Act of Valor, a movie with no major stars made for $12 million, shocked everyone in Hollywood by earning $24.5 million its first weekend. Why? Simple. It advertises itself as “starring active duty Navy SEALs,” and the commercials make it look like a full-length version of one of those action-packed military recruitment commercials that run during football games. Sometimes there is truth in advertising, because that’s exactly what Act of Valor is, for good and ill. Come on; who wouldn’t want to give it a shot?
Act of Valor is set up like an old-time world-hopping melodrama, bouncing from Russia to Costa Rica to the Philippines to the South Seas to the Mexican border. And for its first five minutes, as a placid schoolyard in Manila is quietly set upon by terrorists in a tinkly ice-cream van, the movie I fear it most resembles is Team America: World Police, the hilariously filthy 2004 puppet show parody of just such fare by Trey Parker and Matt Stone of South Park. (In Team America, the city is Paris, and a little boy walks across the street singing “Frère Jacques.”)
The plot has to do with cooperation between a Russian-Jewish arms smuggler, a Chechen jihadist, and a Mexican drug cartel, and it has its Team America aspects as well. The movie was written by the guy who cowrote 300, the Spartans-at-Thermopylae live-action semi-cartoon, and it has that massive hit’s sledgehammer subtlety.
But whenever the SEALs are on camera, doing their thing, playing fictional SEALs, Act of Valor is pretty thrilling. Not surprisingly, these almost unimaginably physically accomplished men are amazing camera subjects. Even less surprisingly, they’re not much in the performing department; the stoicism and emotional reserve their work requires of them are pretty much the polar opposite of what acting requires. The movie tries to introduce them to us with video-game-like dossiers that pop up on one side of the screen, but their character names are as unimportant as their characteristics are interchangeable. One of them is a surfer; another likes Mondrian paintings; a third has a beard; they all talk and sound alike.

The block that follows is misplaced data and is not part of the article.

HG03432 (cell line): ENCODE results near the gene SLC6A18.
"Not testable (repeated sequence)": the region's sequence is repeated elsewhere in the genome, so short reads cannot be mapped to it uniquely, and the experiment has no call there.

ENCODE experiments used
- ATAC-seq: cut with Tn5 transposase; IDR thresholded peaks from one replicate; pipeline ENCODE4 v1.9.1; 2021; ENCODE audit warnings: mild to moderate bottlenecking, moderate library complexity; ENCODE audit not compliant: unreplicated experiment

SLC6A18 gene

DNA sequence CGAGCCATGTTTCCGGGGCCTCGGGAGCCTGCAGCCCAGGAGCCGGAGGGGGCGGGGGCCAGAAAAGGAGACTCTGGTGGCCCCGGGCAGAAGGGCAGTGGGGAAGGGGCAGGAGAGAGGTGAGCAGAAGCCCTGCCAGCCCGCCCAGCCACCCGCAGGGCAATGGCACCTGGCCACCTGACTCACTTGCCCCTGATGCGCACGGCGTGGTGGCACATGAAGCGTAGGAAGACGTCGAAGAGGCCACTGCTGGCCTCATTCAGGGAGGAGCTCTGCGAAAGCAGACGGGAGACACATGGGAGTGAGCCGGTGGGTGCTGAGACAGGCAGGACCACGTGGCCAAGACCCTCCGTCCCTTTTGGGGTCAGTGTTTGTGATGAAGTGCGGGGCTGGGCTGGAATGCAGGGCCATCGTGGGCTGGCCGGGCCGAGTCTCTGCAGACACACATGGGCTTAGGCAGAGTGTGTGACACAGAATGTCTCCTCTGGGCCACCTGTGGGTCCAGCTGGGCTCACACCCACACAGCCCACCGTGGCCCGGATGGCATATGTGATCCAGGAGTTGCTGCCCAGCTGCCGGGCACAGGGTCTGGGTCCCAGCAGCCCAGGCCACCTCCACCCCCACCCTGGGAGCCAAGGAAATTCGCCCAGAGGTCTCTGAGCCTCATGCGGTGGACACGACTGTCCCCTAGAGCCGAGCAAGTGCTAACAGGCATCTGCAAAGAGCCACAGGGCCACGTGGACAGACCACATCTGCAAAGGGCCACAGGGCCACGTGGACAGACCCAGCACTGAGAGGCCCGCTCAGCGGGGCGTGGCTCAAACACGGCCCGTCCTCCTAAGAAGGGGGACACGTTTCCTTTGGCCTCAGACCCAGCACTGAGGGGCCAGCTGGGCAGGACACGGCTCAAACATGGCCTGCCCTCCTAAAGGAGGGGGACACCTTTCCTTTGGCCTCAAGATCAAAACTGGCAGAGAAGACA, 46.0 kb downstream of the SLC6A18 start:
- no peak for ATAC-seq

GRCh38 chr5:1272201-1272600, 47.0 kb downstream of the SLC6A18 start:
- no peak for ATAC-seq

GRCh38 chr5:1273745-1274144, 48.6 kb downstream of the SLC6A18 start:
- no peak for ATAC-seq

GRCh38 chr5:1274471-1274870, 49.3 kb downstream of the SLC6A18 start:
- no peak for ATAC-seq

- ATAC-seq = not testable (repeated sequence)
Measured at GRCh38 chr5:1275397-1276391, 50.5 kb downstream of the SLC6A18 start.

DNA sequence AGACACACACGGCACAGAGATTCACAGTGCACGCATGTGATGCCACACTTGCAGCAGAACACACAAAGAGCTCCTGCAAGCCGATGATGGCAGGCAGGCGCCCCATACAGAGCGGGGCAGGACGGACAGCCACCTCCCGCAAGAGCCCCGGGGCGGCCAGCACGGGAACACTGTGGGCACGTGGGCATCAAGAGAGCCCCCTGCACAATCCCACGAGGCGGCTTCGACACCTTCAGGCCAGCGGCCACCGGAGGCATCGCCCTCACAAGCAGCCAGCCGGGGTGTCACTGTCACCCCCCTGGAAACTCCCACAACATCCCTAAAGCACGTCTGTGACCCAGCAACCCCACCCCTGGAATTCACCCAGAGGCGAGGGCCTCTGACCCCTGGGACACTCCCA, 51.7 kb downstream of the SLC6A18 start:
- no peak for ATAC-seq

They’re just SEALs, that’s all, and they’re giving us a sense of what they are called upon to do, and just watching them even in these highly overdramatic and fictionalized circumstances feels like we’re being given some kind of gift. Especially after the heroics of SEAL Team Six last year.
We also get an idea from the movie, which was made with extensive cooperation from the Navy, what our soon-to-be-decimated military budget is buying us. That allows throwaway shots of great beauty and originality (the movie is sensationally well photographed by Shane Hurlbut); an offhand scene of a SEAL talking on a cell phone to his wife on the active runway of an aircraft carrier while a plane is taking off is jaw-dropping.
That cooperation was canny, for like Top Gun a quarter-century ago, Act of Valor is an unashamed celebration of American martial know-how that will not only inspire teenagers but also instill in its viewers a renewed sense of awe for what the U.S. military is capable of doing. There are tiny drones and tablet computers used as GPS devices in jungles; mini-subs and machine guns are also flashlights and other stuff. All of this does succeed in creating real dramatic tension.
The SEALs are called upon to rescue a captured CIA agent from some bad guys, and when they do so, in a brilliantly rendered action sequence by directors Mike McCoy and Scott Waugh, the audience feels some of the same gratitude the CIA agent feels.
Act of Valor is, therefore, beyond criticism in a sense. It’s not a good movie, if by “good movie” you mean that it tells a credible story well with skilled acting, strong dialogue, and well-developed characters. But it is watchable, gripping, and more memorable than many far more accomplished films.
And consider this: In its first weekend, Act of Valor grossed more at the box office than The Hurt Locker, which deservedly won the Best Picture Oscar for 2009, made during its entire theatrical run. Perhaps Americans do like movies about warriors—so long as the warriors are portrayed unambiguously as heroes.
John Podhoretz, editor of Commentary, is The Weekly Standard’s movie critic.